This doesn't appear as true with wheat (it's a much more widespread allergy). It was once thought that America had a lower incidence of celiac disease than Europe, but the modern theory is that the incidence is the same, it's just diagnosed less frequently in America. (Because it's routine to screen children for celiac disease in Europe, but not in the USA.)

It isn't a simple puzzle.

10-28-2010, 11:49 PM
All I was trying to say is that broad generalizations should be avoided. Corn and wheat are overutilized in the processed Standard American Diet but there are lots of other grains out there. Millet is one of the oldest eaten grains and is a personal favorite of mine. I think overall, people need to find what works best for them.

10-29-2010, 03:58 PM
and the latest finding about the paleolithic diet:

i agree with everyone here who says that you have to find what works for you, and that it should be something you can enjoy and stick with for life. so when you read about the diets, pay attention to what makes the most sense TO YOU.

you don't have to follow any particular diet- i didn't, and i lost about 30 pounds and have kept it off for a year on my own "plan." (and "plan" is a key word here!)

for many people, following a particular plan/ diet/ program is really helpful. whatever you do, pick or devise a PLAN that sounds doable and delicious, and fits your lifestyle (or the style of life you seek).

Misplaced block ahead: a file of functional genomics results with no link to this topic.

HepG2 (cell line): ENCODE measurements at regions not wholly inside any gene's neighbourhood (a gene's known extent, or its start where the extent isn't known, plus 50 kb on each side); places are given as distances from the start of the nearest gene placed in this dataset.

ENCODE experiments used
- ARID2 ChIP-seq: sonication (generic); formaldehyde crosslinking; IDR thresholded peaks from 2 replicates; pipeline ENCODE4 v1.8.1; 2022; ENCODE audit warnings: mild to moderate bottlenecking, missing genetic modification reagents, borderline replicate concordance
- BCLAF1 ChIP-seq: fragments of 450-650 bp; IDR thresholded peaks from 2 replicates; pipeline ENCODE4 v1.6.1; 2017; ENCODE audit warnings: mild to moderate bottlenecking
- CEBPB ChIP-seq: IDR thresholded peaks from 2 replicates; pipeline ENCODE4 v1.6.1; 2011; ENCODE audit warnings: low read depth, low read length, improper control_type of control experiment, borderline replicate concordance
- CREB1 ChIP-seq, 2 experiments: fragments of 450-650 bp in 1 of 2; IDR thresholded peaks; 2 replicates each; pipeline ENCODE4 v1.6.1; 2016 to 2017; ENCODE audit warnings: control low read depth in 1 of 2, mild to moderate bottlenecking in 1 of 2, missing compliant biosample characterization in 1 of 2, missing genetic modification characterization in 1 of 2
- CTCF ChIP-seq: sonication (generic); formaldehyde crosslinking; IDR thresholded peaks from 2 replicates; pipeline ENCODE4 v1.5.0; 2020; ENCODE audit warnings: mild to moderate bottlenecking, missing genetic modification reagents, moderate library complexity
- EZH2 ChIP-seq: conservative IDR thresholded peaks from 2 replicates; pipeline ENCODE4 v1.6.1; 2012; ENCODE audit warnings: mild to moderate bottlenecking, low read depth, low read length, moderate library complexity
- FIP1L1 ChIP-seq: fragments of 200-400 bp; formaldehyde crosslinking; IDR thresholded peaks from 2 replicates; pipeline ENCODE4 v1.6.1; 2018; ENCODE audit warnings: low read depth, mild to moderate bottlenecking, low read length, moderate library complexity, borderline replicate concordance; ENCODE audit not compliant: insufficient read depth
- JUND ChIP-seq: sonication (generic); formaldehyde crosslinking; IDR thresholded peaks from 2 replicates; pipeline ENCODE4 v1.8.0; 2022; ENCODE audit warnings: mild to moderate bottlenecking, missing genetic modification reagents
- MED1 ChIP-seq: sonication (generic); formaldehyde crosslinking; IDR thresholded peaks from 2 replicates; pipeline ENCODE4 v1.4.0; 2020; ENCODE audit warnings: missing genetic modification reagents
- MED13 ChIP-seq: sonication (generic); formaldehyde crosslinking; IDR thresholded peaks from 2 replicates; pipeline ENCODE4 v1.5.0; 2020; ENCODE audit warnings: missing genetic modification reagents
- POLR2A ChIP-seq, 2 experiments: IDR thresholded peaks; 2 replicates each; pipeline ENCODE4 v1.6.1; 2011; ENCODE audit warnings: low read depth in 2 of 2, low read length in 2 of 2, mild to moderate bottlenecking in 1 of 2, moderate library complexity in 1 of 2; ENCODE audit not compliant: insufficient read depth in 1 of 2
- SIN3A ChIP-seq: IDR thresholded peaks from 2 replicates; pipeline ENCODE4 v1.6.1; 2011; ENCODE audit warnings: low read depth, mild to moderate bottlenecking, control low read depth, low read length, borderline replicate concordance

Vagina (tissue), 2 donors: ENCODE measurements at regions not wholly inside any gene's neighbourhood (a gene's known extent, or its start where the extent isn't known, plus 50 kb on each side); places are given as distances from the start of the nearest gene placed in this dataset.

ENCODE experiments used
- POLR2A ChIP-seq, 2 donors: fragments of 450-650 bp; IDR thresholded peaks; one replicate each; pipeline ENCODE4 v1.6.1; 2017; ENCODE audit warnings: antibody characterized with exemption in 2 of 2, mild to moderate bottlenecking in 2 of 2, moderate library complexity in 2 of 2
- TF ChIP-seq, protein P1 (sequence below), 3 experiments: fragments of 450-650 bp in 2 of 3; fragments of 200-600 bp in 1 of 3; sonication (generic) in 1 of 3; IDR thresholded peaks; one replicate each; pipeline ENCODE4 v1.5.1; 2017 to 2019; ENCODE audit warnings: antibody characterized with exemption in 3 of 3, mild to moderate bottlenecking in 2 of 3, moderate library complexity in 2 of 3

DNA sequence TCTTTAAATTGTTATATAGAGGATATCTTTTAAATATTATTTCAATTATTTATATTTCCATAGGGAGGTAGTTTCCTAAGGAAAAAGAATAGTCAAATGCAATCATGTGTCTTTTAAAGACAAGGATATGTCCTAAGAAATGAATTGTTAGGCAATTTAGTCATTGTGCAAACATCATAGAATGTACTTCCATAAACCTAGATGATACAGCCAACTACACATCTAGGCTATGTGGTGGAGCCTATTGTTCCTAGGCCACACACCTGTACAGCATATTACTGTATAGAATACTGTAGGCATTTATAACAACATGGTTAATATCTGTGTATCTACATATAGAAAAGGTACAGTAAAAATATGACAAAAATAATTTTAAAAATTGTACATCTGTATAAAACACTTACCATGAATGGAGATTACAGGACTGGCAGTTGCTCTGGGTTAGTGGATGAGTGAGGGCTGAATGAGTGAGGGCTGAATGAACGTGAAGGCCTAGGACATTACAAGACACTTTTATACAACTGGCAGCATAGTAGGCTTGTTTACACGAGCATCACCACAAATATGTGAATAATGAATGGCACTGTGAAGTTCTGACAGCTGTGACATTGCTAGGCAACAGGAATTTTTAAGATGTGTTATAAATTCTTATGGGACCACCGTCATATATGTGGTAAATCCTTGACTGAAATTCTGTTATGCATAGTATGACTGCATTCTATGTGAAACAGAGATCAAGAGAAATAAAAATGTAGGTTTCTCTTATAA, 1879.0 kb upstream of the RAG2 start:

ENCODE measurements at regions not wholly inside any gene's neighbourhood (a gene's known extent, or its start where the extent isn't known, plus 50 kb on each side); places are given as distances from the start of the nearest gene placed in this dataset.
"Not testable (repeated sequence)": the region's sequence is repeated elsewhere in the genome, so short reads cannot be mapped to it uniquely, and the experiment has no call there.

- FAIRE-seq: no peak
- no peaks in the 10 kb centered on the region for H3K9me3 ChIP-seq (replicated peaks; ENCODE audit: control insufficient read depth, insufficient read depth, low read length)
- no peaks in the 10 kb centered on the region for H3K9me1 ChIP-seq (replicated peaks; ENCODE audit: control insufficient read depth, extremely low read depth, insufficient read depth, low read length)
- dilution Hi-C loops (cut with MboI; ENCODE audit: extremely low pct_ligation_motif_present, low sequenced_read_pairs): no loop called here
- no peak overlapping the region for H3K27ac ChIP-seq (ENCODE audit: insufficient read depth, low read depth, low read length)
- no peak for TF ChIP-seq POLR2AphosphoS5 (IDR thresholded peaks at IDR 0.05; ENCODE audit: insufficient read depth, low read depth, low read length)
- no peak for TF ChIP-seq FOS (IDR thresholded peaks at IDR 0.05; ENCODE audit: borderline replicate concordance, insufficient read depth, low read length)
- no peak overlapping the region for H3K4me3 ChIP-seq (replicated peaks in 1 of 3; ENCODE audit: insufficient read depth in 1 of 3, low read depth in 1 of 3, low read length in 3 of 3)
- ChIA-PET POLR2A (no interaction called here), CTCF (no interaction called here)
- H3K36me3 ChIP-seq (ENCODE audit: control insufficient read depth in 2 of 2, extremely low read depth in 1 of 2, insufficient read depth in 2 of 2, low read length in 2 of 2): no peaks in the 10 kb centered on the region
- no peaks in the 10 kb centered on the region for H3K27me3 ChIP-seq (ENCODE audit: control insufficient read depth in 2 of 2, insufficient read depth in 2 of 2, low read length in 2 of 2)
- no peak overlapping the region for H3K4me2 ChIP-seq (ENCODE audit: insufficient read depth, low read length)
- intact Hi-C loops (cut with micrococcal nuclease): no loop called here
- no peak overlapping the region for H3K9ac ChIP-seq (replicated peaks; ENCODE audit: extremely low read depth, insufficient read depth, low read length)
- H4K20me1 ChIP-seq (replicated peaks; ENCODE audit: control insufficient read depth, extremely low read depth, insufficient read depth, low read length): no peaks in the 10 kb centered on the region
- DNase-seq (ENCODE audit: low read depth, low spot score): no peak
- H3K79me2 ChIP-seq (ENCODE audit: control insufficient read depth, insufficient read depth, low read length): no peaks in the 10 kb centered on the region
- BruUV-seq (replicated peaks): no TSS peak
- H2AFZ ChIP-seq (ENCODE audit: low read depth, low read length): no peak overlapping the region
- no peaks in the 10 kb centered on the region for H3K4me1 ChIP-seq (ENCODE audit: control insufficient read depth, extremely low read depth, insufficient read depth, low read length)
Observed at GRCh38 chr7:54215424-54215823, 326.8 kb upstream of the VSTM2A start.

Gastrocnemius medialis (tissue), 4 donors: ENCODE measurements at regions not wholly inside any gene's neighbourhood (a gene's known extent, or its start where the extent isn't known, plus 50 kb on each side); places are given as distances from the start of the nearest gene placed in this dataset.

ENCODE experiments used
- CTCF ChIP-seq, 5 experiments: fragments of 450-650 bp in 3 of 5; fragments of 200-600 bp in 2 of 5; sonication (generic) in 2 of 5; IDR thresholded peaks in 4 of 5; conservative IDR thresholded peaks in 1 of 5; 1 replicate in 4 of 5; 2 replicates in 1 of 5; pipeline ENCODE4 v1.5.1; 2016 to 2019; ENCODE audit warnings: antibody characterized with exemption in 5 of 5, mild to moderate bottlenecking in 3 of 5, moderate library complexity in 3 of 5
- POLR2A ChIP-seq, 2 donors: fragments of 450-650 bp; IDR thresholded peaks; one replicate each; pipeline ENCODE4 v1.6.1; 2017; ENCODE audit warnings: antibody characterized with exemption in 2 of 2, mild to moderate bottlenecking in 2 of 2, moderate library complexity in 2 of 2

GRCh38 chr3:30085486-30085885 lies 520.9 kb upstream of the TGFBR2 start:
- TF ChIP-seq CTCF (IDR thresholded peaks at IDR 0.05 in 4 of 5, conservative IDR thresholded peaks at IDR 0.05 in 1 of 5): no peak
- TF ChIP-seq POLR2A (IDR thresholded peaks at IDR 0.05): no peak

good luck!!

10-29-2010, 10:38 PM
This IS confusing, no doubt about it!

However, I think the message (from Eliana, Kaplods, and others here) is right on target: instead of letting ourselves become frozen, looking for and figuring out the "best" way to eat, I thinkwe have to just jump into the water and figure things out as we go.

Inertia is a dangerous thing. It kept me - literally and figuratively - at rest for a long time, paying lip service to the idea that I would change my lifestyle when the perfect plan came along, but never, in reality, doing anything. There was no pefect plan for me, and even now there's so much I don't know and haven't figured out yet for my body. But every little bit counts, and it adds up.

OP, I'm right there with you on being overwhelmed and confused, but the good news is that this doesn't stop us from still making changes that matter now. :)

10-31-2010, 07:45 AM
Hi, archaeologist here. I'm not going to comment on the validity of the "historic" or paleo diets; my suspicion is they're all fine, for reasons you'll see below, the biggest danger is getting obsessed about them and letting them rule your life. But I can talk a little bit about the evidence, and maybe clear up some of the conflicting claims that Serval is seeing.

The basic issue is, there is very little data about prehistoric diet OR its connection to prehistoric people's health, and anyone who tells you they know definitively is either grossly oversimplifying, relying on only one or two selected studies, or out to make a profit. Every newly published excavation or lab study therefore has the potential to completely upend what came before, like the recent publication of early grindstones used for preparing grass/reed seeds in several parts of Europe. This also accounts for why you see people promoting one "diet" or the other based on the evidence they have selected.